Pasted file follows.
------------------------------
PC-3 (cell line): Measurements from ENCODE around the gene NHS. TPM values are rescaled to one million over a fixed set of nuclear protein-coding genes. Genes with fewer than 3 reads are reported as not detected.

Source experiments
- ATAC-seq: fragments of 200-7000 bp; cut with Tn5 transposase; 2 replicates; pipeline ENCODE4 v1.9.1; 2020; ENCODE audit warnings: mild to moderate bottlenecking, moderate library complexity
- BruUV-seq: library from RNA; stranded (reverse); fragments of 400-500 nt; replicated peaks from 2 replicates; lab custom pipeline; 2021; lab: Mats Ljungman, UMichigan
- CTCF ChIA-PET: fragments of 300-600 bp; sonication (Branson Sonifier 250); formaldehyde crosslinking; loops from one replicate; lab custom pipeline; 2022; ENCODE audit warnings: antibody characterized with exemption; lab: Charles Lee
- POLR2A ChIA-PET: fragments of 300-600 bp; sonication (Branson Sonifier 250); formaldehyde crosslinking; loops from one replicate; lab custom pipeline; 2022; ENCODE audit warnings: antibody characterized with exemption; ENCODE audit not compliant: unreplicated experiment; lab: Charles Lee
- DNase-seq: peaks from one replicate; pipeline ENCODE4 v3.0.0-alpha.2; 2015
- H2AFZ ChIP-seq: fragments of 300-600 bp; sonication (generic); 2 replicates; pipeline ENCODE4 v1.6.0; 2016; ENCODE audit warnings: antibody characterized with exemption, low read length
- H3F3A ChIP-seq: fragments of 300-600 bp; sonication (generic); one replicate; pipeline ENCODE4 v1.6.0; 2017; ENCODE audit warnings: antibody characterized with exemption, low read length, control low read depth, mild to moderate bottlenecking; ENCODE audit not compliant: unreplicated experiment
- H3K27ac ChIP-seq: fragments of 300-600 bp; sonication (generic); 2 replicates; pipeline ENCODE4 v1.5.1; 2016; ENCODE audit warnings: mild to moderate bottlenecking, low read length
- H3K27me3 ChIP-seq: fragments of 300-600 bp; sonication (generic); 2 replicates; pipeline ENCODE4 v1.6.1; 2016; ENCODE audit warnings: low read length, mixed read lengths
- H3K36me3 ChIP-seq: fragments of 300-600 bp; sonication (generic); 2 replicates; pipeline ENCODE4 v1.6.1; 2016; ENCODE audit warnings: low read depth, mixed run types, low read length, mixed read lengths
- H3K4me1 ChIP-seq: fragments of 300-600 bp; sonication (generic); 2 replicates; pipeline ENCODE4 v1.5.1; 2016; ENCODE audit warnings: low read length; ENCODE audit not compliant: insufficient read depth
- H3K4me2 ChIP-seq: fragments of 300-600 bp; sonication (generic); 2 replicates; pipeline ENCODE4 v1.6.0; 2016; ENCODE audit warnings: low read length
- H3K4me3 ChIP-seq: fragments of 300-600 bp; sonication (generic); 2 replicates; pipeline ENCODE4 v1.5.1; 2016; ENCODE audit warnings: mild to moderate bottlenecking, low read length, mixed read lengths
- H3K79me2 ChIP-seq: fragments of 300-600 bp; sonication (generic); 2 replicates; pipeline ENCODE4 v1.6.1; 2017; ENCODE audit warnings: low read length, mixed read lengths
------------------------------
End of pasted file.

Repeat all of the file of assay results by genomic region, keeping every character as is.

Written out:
PC-3 (cell line): Measurements from ENCODE around the gene NHS. TPM values are rescaled to one million over a fixed set of nuclear protein-coding genes. Genes with fewer than 3 reads are reported as not detected.

Source experiments
- ATAC-seq: fragments of 200-7000 bp; cut with Tn5 transposase; 2 replicates; pipeline ENCODE4 v1.9.1; 2020; ENCODE audit warnings: mild to moderate bottlenecking, moderate library complexity
- BruUV-seq: library from RNA; stranded (reverse); fragments of 400-500 nt; replicated peaks from 2 replicates; lab custom pipeline; 2021; lab: Mats Ljungman, UMichigan
- CTCF ChIA-PET: fragments of 300-600 bp; sonication (Branson Sonifier 250); formaldehyde crosslinking; loops from one replicate; lab custom pipeline; 2022; ENCODE audit warnings: antibody characterized with exemption; lab: Charles Lee
- POLR2A ChIA-PET: fragments of 300-600 bp; sonication (Branson Sonifier 250); formaldehyde crosslinking; loops from one replicate; lab custom pipeline; 2022; ENCODE audit warnings: antibody characterized with exemption; ENCODE audit not compliant: unreplicated experiment; lab: Charles Lee
- DNase-seq: peaks from one replicate; pipeline ENCODE4 v3.0.0-alpha.2; 2015
- H2AFZ ChIP-seq: fragments of 300-600 bp; sonication (generic); 2 replicates; pipeline ENCODE4 v1.6.0; 2016; ENCODE audit warnings: antibody characterized with exemption, low read length
- H3F3A ChIP-seq: fragments of 300-600 bp; sonication (generic); one replicate; pipeline ENCODE4 v1.6.0; 2017; ENCODE audit warnings: antibody characterized with exemption, low read length, control low read depth, mild to moderate bottlenecking; ENCODE audit not compliant: unreplicated experiment
- H3K27ac ChIP-seq: fragments of 300-600 bp; sonication (generic); 2 replicates; pipeline ENCODE4 v1.5.1; 2016; ENCODE audit warnings: mild to moderate bottlenecking, low read length
- H3K27me3 ChIP-seq: fragments of 300-600 bp; sonication (generic); 2 replicates; pipeline ENCODE4 v1.6.1; 2016; ENCODE audit warnings: low read length, mixed read lengths
- H3K36me3 ChIP-seq: fragments of 300-600 bp; sonication (generic); 2 replicates; pipeline ENCODE4 v1.6.1; 2016; ENCODE audit warnings: low read depth, mixed run types, low read length, mixed read lengths
- H3K4me1 ChIP-seq: fragments of 300-600 bp; sonication (generic); 2 replicates; pipeline ENCODE4 v1.5.1; 2016; ENCODE audit warnings: low read length; ENCODE audit not compliant: insufficient read depth
- H3K4me2 ChIP-seq: fragments of 300-600 bp; sonication (generic); 2 replicates; pipeline ENCODE4 v1.6.0; 2016; ENCODE audit warnings: low read length
- H3K4me3 ChIP-seq: fragments of 300-600 bp; sonication (generic); 2 replicates; pipeline ENCODE4 v1.5.1; 2016; ENCODE audit warnings: mild to moderate bottlenecking, low read length, mixed read lengths
- H3K79me2 ChIP-seq: fragments of 300-600 bp; sonication (generic); 2 replicates; pipeline ENCODE4 v1.6.1; 2017; ENCODE audit warnings: low read length, mixed read lengths